Now that Pawar play has entered political lexicon as yet another silly pun invented in a hurry, it is time to look back at the political career of the other man in the picture who will be Maharashtra's new king.
It is rather telling that even at the moment of his political journey's biggest milestone, the discourse is about that wily old fox Sharad Pawar and not Maharashtra's next chief minister Uddhav Thackeray.
Political watchers will tell you Uddhav has always wanted it this way, shifting the spotlight away from him. Perhaps as a wildlife photographer, glaring lights have never been his thing.
A reluctant successor to the charismatic Bal Thackeray, Uddhav's accession to Shiv Sena's top post made more news for the one who didn't become king: his cousin Raj. Even after he took over the once-militant Shiv Sena, it was his son Aditya who came to hog the limelight more than the mild-mannered Uddhav. Many felt Uddhav, who had completed his bachelor's in Applied Arts from JJ Institute and started the advertising agency Chaurang, was better off outside the political arena.
First cousin Raj, who modelled himself on the original Thackeray, Bal, and broke away to form the Maharashtra Navnirman Sena (MNS), and then son Aaditya, who tried hard to give the Sena a more urbane, moderate face, Uddhav was the man always in the shadows.
Former fellow journeyman Narayan Rane who was Sena's muscle in the good old days had this to say about Uddhav: "In an attempt to stand apart from his two aggressive brothers and a towering Raj, Uddhav ji adopted an intellectual, gentlemanly persona. When Saheb (Bal Thackeray) made him the undisputed heir, Uddhav ji set out to change the Sena's style of functioning to suit his own acquired demeanour. Although this sounds great in theory, it doesn't work in practice."
To Uddhav's credit, he did manage to keep the party together after Raj Thackeray broke away to form the MNS. There couldn't have been a starker contrast. Journalist Dhaval Kulkarni writes in his book, The Cousins Thackeray that Raj, who was aggressive, and even brash, would often overrule party veterans who had seen him since his childhood. "Uddhav's group felt that instead of this top-down approach, the organisation should be built ground-up, and the monopoly of some leaders needed to be challenged. This is also where sparks flew."
While MNS failed to live up to its promise, Uddhav's Shiv Sena, distinctly different from Bal Thackeray's party, remained relevant. But it also ceded space to an aggressively expanding BJP. Under genteel Uddhav, the party did not know what it stood for any more. It shared power with Devendra Fadnavis's government and unable to reimagine itself, became an Opposition in the last five years to a government of which it was also a part. With his clipped manners and cutesy demeanour (and those lunches with Disha Patani), Aaditya Thackeray made more news than the Shiv Sena boss and was even said to be the chief minister's choice for his party.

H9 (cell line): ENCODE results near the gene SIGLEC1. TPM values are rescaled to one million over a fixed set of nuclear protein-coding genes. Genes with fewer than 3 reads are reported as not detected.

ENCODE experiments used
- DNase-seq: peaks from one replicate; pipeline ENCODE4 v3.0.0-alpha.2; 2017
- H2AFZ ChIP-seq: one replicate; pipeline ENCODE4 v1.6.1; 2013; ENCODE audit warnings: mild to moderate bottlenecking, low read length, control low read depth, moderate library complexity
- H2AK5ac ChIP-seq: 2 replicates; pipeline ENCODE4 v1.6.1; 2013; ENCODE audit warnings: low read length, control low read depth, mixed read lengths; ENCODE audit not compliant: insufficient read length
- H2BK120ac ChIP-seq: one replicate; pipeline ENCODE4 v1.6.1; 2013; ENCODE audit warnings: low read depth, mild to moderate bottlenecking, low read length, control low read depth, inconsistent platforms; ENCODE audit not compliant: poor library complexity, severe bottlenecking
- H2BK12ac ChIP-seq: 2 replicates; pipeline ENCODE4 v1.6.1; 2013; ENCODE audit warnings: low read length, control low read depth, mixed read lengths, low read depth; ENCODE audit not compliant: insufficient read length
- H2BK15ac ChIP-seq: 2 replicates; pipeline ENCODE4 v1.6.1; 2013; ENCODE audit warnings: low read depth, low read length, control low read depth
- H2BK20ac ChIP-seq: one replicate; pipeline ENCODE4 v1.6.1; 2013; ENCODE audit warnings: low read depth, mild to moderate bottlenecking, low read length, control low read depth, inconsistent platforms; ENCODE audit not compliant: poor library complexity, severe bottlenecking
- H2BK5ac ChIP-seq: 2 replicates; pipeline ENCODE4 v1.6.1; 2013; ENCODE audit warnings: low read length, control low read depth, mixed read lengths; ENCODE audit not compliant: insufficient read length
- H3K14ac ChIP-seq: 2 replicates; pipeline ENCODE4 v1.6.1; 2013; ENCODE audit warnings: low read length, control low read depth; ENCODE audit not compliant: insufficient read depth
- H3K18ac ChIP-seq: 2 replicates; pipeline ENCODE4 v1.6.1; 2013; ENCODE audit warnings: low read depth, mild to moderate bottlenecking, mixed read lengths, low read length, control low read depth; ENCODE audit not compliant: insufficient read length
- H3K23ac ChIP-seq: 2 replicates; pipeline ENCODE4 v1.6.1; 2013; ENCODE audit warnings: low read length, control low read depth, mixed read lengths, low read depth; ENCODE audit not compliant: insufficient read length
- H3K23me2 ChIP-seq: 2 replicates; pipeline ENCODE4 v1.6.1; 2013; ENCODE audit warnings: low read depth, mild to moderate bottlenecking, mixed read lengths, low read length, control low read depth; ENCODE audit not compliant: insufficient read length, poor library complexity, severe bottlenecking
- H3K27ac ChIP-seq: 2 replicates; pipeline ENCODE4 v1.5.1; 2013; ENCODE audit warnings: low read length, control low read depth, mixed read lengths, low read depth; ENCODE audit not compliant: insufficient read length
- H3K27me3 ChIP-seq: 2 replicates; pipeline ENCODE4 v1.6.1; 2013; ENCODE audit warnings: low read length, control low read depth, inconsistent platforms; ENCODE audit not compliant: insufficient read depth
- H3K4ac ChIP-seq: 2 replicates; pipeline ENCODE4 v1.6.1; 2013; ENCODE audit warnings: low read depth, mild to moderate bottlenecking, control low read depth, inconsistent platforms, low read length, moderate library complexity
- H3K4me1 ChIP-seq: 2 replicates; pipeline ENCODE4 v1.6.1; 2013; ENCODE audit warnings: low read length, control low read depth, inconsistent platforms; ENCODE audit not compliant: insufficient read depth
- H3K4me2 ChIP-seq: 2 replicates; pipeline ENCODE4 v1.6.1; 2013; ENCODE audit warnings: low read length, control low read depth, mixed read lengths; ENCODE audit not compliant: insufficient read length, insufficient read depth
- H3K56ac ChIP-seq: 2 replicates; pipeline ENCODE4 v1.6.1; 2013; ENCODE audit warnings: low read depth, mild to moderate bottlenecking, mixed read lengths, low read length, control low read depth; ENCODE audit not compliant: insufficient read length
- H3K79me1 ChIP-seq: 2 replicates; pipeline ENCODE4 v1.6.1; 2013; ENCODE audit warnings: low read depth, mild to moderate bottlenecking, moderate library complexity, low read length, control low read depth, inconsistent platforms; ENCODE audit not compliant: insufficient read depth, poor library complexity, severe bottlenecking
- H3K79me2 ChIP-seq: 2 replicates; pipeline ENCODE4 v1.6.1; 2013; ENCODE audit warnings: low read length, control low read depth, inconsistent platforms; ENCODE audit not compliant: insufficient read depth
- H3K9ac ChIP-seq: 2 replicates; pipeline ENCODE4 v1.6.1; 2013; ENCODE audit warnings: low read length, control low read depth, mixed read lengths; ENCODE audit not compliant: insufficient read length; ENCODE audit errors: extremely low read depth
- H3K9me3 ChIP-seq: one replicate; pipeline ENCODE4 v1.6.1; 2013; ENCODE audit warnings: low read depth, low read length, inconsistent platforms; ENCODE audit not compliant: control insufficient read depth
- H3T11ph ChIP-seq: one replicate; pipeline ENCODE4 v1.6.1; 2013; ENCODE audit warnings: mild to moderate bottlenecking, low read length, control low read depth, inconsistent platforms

Four days of Pawar play has thrust Uddhav into the chief minister's chair. But here too, the shadow of Sharad Pawar looms large. In 1999, when asked about an alliance with Sharad Pawar's NCP, Bal Thackeray had said: "Possibility in politics is what? If at all it is said that politics is a game of scoundrels, it is for a man to decide if he wants to remain a gentleman or be a scoundrel. I will never go along with a scoundrel, whoever he may be."
That was a different time. And today's political considerations are different. But being in bed with Sharad Pawar and the Congress is a difficult threesome even for a deft political acrobat. And Uddhav has no administrative experience.
Will he be able to run a coalition of partners whose political ideologies are so divergent? Will he be able to retain his Hindutva voter base after splitting with BJP? More importantly, will the next chief minister of Maharashtra finally manage to be his own man? My guess is as good as Ajit Pawar's.